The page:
After choosing to head home before cleaning the building last night, page 103 began early as I went into work to do the cleaning and building prep for the day. Some days are easier to get up and going than others, but the peaceful atmosphere of a quiet building is always worth it. Once the building was ready for the day, I took care of some correspondence and messages and then thought about doing some writing but my mind just wasn’t focusing. With needing to work on Good Friday to get the building cleaned and ready for Easter Sunday, today was a planned short workday. By mid-morning I had wrapped up my work at the building for the day and Susan and I headed out to pick up some janitorial supplies that I will need tomorrow. I had thought we might stop by the zoo on our way to Gordon’s but it was rather cool and drizzling when we left the building so the zoo trip will wait for more suitable weather.
After picking up the supplies, we headed home where I fired up the pellet grill to make some bacon cheeseburgers for lunch. The afternoon was spent in rest and relax mode as I spent time on social media and playing Wii games. One of the things I continue to notice on social media is how easily angered people seem to be. I get it. Many of the articles, news stories, and opinion pieces are designed to tug at our emotions and one of the emotions that is often tugged at the hardest is our anger. It’s not that this tugging is new, perhaps the frequency and availability have increased, but rather the opportunity to instantly respond has caused many a word to be “spoken” that never should have been said. At one time, we would take in these hard to digest stories and opinion pieces at a much slower rate. While they would still often anger us, there was rarely an option to respond immediately so we had to deal with out emotions and even allow them to challenge and convict us regarding the specific point that angered us so greatly. Our response, if we ever gave one, was generally delayed so that it was reasoned and based on truth. God tells us through His servant, James, that “everyone is to be quick to listen, slow to speak, and slow to become angry.” Sounds like good advice for daily living and great advice for social media users.
As evening came, we headed out to have dinner with my parents. As the years go by, the thought that they won’t always be here to have dinner with gradually increases. It was a good dinner with a few stories of years gone by. There was talk of re-roofing buildings that I had roofed and a barn that dad put a new roof on when I was young and it just didn’t seem like either of those original events was long enough ago that new work would be needed. But as we added up the years that have passed, the numbers told a different story. As I came home from dinner and began to write today’s page, there were only a few photos I had taken during the day. A pair of cardinals came by the office in the short time I was there, so today’s photo is of one of them as he searched the lawn for bugs, worms, and nesting material. In between his meals and work, his song of praise joined with others to fill the morning air. I wonder how often my meals and work add to my songs of praise and how often they distract from it. About midway through this writing, weariness overtook me and I went to bed to finish up the writing of this page the next day. And so, as a new day begins I reflect through writing on the page just lived.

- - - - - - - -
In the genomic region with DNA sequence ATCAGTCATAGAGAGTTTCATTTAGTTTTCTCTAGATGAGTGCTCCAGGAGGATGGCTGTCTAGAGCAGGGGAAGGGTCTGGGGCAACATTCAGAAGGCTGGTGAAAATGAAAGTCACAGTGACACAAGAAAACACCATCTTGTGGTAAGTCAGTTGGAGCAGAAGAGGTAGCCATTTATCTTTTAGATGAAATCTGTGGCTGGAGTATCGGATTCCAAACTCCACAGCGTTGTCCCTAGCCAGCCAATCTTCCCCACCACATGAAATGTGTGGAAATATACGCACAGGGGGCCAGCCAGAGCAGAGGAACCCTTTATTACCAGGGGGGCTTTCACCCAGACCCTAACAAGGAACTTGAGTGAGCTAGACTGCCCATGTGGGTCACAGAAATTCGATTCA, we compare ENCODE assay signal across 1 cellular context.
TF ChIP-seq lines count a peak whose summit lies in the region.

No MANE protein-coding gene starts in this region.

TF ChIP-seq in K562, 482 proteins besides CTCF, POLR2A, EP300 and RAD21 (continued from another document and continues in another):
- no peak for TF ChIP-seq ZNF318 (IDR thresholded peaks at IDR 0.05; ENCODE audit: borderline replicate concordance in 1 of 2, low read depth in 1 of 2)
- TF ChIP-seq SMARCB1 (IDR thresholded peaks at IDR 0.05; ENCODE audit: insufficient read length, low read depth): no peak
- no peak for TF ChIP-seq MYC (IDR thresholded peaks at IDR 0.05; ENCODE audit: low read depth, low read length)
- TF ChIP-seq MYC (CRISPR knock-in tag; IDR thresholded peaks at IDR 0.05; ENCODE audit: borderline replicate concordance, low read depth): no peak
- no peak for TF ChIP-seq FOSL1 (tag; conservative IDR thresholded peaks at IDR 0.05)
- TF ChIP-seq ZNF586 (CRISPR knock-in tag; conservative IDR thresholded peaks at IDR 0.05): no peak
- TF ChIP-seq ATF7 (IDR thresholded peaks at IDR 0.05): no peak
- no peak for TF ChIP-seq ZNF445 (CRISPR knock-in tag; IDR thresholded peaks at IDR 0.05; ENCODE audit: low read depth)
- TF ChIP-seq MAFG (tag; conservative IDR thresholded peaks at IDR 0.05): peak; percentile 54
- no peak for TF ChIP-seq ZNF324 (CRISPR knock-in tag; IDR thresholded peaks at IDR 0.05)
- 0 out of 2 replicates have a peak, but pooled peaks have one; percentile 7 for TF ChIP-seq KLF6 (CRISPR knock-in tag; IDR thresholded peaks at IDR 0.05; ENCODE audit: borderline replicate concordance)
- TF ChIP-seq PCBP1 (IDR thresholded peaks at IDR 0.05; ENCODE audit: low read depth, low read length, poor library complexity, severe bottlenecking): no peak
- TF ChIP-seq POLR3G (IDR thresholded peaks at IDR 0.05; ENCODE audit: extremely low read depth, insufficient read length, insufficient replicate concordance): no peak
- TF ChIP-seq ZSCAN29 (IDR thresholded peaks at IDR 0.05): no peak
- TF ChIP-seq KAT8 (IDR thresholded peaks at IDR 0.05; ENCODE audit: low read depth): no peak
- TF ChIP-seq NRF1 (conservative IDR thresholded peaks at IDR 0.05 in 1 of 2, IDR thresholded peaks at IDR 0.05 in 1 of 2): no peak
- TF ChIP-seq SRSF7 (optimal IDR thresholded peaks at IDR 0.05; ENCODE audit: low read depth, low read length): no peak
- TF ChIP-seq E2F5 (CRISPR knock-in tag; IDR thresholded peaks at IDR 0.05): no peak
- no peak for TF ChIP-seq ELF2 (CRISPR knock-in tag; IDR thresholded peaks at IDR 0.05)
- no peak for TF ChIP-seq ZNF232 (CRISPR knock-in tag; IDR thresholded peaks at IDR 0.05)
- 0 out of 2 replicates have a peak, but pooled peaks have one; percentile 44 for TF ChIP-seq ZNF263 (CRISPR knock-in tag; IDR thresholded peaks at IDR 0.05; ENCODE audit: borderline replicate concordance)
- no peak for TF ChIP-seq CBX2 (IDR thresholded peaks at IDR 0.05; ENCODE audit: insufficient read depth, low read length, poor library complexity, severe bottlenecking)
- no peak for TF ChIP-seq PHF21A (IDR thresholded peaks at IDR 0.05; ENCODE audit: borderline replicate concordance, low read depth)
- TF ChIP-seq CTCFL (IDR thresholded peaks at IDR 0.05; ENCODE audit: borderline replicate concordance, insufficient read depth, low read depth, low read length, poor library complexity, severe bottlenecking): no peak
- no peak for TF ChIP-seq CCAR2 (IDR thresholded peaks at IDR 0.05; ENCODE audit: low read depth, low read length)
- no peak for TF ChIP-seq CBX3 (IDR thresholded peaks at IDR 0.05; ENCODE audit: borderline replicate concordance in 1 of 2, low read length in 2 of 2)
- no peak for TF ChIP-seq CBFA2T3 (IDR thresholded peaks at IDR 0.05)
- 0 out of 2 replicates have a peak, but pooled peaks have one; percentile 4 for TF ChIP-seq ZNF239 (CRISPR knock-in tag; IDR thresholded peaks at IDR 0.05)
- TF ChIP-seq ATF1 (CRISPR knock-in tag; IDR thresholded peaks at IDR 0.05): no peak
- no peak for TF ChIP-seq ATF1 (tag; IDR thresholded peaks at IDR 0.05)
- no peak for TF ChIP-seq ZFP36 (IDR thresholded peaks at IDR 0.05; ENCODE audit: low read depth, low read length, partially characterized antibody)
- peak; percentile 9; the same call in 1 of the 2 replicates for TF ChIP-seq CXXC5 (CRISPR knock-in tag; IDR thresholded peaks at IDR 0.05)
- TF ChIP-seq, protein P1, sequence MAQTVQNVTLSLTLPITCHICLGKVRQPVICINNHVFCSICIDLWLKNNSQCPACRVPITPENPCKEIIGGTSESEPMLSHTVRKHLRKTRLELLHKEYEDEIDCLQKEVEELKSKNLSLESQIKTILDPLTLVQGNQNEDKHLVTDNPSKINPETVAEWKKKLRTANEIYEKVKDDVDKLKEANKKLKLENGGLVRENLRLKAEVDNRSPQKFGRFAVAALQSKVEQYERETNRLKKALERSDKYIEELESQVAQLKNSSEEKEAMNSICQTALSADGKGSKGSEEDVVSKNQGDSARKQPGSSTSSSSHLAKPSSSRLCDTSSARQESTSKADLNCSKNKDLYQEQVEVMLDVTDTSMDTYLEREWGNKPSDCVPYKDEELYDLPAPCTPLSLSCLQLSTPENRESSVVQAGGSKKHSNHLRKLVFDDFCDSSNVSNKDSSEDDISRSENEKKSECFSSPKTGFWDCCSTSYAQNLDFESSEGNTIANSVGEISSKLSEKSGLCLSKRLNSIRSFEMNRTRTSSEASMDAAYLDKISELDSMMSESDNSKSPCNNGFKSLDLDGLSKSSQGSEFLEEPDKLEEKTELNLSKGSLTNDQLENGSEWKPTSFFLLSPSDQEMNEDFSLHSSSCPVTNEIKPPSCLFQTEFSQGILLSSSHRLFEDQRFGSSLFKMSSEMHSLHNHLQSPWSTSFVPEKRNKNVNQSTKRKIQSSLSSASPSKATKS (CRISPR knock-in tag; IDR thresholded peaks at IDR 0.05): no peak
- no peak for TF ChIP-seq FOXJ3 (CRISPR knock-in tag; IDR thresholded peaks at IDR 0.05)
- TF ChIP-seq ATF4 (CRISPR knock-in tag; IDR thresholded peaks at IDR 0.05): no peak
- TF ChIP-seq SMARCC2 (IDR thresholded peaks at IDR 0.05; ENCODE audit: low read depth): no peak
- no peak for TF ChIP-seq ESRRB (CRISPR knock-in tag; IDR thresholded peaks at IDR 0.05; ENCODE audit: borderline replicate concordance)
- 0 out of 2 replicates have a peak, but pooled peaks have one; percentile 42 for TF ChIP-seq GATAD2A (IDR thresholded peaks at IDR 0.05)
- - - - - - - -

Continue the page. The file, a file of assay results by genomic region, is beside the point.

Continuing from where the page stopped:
As I reflect on the day, here are some thoughts/lessons that stand out to me:
- Finding a place of peace and quiet can be difficult but sometimes that place isn’t as far away as you might think.
- Not planning for times of stillness will usually mean we don’t find, or notice, them.
- You will read and hear things that make you angry. How you respond says more about you than about the one who has angered you.
- The emotion of anger often shows up unannounced.
- Being “slow to become angry” often begins by learning to be “slow to speak”.
- When anger is present, our response time usually has a direct correlation to the inappropriateness of the response.
- “Stop, look, and listen” are not just good instructions for approaching a train crossing, they are good instructions for approaching the issue of anger as it rises in us.
- Spend time with loved ones when you have the opportunity. Someday that opportunity will not exist.